Dieter Bohn, writing for The Verge:
That fan is a weird place to start when talking about the new $1,199 MacBook Air. I’d rather jump into all the many good things there are to talk about: the pixel density on the new display, smaller bezels, Touch ID, the T2 security chip, a larger trackpad, and a smaller design. I’ll get into all that. But I want to hang with this fan noise for another minute because its whirring encapsulates the most important thing to know about this MacBook Air.
Namely: it’s a computer that will let you do whatever you want, even though some of those things are probably beyond its capabilities. It won’t say “no” when you want to open 20 tabs and eight apps and then edit a photo. (Though, sometimes, with a fan and spinning beachball, it will say “uncle.”) Most of all, it’s a computer that is familiar. It does everything you expect in a way that you’re used to.
Sometimes, that’s enough.
I’m still waiting for a 15 W TDP quad-core MacBook, be it a MacBook Air or refreshed MacBook Pro Escape. There’s currently a hole in the line-up and it feels that it’s there so as not to cannibalize MacBook Pro sales — the Air has a 7 W CPU, the Pros have 28 W parts, and the 2017 Escape has dual-core 15 W processors. Where are the quad-core 15 W TDP Intel Core i5s and Core i7s?
And no, no Touch Bar for me, thanks.
Ben Lovejoy, for 9to5Mac:
Offer people the option of paying say $250 less for an otherwise-identical non-Touch Bar model, and I think a lot of people would go for it.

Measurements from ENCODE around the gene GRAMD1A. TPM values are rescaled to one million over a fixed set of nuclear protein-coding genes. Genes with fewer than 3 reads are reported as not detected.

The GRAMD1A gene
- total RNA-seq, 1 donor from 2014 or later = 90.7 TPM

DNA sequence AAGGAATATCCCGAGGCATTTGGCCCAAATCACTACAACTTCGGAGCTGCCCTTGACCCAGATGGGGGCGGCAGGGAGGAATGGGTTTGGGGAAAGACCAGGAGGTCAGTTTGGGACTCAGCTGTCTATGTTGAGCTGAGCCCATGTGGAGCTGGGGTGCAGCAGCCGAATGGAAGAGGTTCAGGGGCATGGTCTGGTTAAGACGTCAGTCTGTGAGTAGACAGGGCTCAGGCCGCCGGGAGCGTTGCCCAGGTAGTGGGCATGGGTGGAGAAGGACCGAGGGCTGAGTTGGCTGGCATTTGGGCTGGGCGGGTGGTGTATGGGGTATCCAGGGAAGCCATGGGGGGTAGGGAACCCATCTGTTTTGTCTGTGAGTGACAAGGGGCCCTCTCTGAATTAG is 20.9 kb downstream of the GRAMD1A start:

I refuse to buy another Touch Bar MacBook. I had two and returned them both. At this point, I’d pay just to not have it, even though I would treat that as daylight robbery.
Jason Snell makes some valid points:
In any event, Steven Aquino’s piece makes it clear that nobody should make blanket statements about the Touch Bar succeeding or failing. But where does it go from here? Does it get better, so more people embrace it? Does it become an option, rather than a mandatory feature? Does it fade away? Only Apple knows.
Make the Touch Bar optional, then everyone can order the one they want.
Personally, I will not buy a Touch Bar MacBook anymore — I already had one (two technically) and I breathed a sigh of relief after returning it.
In fact, the Touch Bar has a clear path of iteration ahead of it. Make it cheaper, roll out to lower-end Macs, add haptic response, and ultimately take over the whole keyboard with one giant screen.
I sure as hell hope that won’t happen, but perhaps it really is inevitable? Looking at the computer keyboards used in The Fate of the Furious, this could be sooner than we imagine.
Chuq Von Rospach, writing down his thoughts about facial recognition replacing Touch ID:
With the iPhone 8, it looks like that new technology is here. And if this is true, that explains at least in part why the Touch ID sensor was downplayed in last fall’s announcements (don’t want to oversell something they know is going away) and why we don’t have a Touch Bar keyboard. It made no sense to build that product since a year later it would be replaced.